(Source:  Santa Clara OCDS Meeting).

Click the image below for the Novena prayer to Our Lady of Mount Carmel, followed by: Our Father, Hail Mary, and Glory Be.


Our Lady of Mount Carmel, Mt. Saint Joseph Carmelite Monastery, San Jose, CA, Feast Day July 16

Feast Day: July 12, Saints Zélie and Louis Martin


PRAYER: God of eternal love, You give us Saints Louis and Zélie Martin, the parents of St. Thérese, as an example of holiness in marriage. They remained faithful to you in all the duties and trials of life. They desired to raise their children to become saints. May their prayers and example help Christian family life blossom in our world today.

If it be Your will, grant me the grace I now ask of You, through the intercession of Saints Louis and Zélie Martin, and through Jesus Christ,our Lord. Amen.


In celebration of Saints Louis and Zélie Martin’s  160th anniversary, an audio conference on the two saints is now available for purchase  at  Prophet Elijah Media Shopify Store.

Available audio titles  are:

  • “Saints Louis and Zélie Martin: Lay Persons, Spouses, and Parents”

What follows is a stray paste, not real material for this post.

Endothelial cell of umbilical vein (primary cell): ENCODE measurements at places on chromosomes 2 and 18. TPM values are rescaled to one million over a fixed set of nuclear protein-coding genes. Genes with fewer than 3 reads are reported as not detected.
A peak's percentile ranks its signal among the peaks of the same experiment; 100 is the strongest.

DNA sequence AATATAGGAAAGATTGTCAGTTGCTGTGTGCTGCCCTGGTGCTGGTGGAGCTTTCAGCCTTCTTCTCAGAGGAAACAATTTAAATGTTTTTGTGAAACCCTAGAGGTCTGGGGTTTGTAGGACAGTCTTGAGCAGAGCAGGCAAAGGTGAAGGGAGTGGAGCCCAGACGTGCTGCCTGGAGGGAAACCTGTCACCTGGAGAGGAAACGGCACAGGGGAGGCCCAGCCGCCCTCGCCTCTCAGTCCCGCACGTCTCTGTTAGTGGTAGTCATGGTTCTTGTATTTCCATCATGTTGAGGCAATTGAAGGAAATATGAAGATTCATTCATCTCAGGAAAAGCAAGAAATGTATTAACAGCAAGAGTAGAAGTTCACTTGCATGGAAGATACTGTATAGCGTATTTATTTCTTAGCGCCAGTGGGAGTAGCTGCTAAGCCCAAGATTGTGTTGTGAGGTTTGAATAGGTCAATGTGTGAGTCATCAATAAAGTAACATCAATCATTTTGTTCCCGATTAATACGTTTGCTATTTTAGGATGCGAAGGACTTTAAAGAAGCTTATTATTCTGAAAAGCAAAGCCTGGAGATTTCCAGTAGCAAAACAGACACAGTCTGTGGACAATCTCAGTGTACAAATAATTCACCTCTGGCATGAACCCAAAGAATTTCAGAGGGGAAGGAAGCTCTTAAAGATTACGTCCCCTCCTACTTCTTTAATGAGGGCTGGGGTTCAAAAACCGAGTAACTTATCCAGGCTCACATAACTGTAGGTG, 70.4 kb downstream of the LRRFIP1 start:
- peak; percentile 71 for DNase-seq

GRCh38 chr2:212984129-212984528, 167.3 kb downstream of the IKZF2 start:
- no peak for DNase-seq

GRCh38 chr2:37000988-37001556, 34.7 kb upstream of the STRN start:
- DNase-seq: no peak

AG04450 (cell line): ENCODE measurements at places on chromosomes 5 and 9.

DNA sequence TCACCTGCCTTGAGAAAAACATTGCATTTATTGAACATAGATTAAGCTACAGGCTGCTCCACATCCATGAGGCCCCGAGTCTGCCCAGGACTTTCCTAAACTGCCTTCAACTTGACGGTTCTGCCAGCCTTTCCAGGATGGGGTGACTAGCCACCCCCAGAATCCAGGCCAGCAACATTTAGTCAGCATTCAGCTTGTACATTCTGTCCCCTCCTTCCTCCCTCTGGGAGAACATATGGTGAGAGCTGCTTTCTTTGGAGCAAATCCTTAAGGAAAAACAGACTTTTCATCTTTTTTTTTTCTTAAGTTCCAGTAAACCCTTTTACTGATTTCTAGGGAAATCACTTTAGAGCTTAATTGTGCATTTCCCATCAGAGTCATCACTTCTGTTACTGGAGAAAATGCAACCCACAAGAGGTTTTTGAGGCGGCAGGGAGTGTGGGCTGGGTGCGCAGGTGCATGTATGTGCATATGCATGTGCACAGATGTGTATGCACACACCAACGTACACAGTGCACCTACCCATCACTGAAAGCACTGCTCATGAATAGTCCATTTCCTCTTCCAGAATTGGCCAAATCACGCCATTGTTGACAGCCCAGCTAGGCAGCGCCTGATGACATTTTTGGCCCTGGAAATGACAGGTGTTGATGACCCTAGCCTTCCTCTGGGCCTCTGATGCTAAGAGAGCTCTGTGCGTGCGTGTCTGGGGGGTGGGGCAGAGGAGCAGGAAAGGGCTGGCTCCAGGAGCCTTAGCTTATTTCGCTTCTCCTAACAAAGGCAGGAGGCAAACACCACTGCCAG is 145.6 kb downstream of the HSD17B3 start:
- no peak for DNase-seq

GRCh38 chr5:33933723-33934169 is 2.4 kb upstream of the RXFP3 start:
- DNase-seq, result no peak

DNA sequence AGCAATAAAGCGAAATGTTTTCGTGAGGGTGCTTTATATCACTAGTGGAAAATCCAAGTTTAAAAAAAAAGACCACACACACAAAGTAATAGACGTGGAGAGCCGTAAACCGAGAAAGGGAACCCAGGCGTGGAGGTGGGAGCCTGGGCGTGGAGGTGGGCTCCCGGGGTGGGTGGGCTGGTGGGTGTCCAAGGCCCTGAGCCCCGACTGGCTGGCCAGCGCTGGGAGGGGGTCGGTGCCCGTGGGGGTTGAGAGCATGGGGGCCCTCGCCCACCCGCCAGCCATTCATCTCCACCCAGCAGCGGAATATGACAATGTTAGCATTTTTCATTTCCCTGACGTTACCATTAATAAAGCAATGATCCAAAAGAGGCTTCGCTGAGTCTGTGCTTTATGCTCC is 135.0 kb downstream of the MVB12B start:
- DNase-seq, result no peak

• “A Map of Saint Thérèse’s Way of Confidence and Love”
  • “How Can We Love One Another? Saint Therese’s Practice of Sisterly Love
    in Her Carmelite Community”

The conferences are presented by Maureen O’Riordan, who has been researching, writing. and speaking about the spirituality of the Martin family for more than 30 years. She is the author of many presentations and articles about them. She is the curator of three Web sites: “Saint Therese of Lisieux: A Gateway;” “Saints Louis and Zelie Martin: the parents of Saint Therese of Lisieux;” and “Leonie Martin, Disciple and Sister of Saint Therese of Lisieux.”

Each audio conference is $5 or $12 for all three.  SHOP HERE.



Did you know that The Family Reliquary of Saints Therése, Louis, and Zélie, located at the Discalced Carmelite Monastery, Philadelphia


Father Robert Elias Barcelos, OCD: Our Lady of Mt Carmel Novena, Day 5


Carmelite Monastery, Cebu Philippines